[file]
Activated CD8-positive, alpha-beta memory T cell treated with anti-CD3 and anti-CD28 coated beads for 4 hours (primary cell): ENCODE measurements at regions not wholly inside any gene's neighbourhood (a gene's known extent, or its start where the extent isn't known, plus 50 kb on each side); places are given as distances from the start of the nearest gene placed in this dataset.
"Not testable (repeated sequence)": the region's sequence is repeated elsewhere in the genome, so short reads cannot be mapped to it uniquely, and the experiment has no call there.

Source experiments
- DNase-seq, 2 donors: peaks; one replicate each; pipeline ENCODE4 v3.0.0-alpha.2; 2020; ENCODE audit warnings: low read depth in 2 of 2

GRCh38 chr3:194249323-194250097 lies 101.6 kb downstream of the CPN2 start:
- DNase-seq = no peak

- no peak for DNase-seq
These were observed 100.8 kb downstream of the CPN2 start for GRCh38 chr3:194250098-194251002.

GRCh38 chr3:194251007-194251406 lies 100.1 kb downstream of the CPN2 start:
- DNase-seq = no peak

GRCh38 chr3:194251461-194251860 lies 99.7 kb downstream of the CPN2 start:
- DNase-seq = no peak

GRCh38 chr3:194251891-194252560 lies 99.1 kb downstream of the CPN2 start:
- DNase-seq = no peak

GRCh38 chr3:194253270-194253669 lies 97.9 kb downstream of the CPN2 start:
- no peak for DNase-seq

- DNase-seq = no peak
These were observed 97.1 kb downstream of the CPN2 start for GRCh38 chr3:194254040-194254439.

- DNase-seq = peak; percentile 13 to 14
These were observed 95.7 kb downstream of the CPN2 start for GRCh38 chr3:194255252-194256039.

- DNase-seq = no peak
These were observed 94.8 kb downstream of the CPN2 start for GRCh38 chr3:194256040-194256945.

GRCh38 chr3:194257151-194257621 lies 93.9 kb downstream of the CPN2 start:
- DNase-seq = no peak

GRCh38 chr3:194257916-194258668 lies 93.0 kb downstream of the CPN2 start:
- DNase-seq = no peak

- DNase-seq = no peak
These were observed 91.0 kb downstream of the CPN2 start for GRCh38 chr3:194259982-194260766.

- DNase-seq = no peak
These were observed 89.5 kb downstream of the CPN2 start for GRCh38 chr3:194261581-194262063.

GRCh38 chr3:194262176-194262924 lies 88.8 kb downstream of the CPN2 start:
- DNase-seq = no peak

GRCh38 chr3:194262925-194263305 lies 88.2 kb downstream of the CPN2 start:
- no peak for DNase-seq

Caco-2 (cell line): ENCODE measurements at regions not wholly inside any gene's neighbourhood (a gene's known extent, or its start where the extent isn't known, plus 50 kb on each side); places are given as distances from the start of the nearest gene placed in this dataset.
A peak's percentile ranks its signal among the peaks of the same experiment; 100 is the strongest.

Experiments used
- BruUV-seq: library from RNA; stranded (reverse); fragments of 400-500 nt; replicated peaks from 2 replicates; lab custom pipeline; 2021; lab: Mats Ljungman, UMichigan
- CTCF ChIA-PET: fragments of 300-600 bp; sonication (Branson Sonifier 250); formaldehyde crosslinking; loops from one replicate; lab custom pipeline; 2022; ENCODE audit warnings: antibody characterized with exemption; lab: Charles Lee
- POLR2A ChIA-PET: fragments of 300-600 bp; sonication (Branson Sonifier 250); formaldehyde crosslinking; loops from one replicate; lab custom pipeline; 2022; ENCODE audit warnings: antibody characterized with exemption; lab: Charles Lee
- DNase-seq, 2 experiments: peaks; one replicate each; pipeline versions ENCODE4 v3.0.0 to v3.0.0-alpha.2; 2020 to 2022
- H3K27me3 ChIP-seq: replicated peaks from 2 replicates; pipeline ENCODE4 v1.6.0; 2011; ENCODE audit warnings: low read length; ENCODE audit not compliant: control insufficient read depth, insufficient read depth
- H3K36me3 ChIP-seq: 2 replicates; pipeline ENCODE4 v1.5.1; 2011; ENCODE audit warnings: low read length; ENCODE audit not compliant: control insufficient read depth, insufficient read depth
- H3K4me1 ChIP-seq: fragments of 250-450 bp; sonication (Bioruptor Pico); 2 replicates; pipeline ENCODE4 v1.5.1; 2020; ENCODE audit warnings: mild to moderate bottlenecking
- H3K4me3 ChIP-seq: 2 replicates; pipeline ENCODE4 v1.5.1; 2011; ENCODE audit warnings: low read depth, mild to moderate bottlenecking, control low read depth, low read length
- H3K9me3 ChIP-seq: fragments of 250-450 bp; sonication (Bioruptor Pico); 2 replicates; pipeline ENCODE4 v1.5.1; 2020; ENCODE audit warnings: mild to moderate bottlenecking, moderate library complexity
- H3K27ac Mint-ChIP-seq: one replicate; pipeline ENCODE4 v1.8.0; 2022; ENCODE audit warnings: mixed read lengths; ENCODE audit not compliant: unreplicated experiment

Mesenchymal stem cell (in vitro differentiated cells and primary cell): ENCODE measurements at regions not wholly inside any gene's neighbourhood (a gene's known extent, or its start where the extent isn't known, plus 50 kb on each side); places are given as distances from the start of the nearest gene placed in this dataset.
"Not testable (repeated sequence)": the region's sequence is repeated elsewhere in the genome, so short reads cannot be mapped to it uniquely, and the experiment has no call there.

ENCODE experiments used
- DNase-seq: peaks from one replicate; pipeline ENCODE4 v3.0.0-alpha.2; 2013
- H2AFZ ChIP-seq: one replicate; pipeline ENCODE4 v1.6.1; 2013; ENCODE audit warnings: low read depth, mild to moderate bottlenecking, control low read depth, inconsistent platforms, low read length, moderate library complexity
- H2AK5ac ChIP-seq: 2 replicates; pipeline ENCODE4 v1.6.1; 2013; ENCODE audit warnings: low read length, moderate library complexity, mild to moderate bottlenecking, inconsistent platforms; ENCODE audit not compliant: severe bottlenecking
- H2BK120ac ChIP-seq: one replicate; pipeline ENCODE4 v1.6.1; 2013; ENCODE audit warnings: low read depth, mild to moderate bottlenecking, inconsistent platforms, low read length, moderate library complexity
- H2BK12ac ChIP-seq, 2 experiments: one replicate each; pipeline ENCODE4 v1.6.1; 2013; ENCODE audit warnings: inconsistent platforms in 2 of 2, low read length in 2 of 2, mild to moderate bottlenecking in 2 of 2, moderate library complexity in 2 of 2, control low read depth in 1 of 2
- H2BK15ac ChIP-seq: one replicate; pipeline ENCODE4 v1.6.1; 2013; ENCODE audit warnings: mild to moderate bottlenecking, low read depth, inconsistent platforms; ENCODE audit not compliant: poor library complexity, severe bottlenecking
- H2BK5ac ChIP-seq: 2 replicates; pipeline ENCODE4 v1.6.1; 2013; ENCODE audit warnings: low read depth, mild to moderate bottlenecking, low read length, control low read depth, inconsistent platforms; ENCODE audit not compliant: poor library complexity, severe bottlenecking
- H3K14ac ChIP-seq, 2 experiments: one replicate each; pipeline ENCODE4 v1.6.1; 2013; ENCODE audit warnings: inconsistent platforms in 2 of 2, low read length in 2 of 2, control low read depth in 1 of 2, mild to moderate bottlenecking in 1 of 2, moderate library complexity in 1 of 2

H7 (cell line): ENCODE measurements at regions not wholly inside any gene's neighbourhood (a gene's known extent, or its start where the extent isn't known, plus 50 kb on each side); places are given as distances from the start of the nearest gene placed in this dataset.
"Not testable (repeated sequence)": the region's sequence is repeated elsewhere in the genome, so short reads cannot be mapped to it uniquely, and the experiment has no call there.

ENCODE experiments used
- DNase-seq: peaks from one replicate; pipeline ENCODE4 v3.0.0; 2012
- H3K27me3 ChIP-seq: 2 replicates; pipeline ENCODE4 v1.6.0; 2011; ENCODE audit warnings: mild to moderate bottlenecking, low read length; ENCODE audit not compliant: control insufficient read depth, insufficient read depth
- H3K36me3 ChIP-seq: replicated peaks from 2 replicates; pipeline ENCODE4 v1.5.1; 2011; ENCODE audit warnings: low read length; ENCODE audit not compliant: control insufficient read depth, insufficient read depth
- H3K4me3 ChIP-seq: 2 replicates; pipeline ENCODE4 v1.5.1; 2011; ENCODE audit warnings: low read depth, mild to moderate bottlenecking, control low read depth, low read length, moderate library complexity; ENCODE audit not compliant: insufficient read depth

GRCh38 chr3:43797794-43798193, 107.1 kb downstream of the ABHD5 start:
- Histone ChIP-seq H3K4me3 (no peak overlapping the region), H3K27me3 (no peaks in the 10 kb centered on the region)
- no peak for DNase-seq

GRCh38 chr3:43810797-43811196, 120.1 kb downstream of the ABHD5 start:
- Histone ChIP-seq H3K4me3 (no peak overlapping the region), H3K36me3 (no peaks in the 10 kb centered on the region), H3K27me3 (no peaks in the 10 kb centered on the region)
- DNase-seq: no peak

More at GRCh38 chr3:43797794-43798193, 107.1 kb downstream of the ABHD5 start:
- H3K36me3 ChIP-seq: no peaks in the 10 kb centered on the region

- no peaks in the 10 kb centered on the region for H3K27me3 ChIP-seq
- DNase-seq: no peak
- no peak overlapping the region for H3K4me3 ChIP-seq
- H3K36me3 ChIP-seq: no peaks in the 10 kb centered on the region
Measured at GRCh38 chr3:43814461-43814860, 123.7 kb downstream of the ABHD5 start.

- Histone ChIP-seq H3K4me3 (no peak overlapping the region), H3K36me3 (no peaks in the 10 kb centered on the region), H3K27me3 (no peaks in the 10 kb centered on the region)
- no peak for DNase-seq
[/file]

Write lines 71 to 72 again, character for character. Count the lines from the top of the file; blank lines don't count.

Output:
- DNase-seq: no peak

More at GRCh38 chr3:43797794-43798193, 107.1 kb downstream of the ABHD5 start: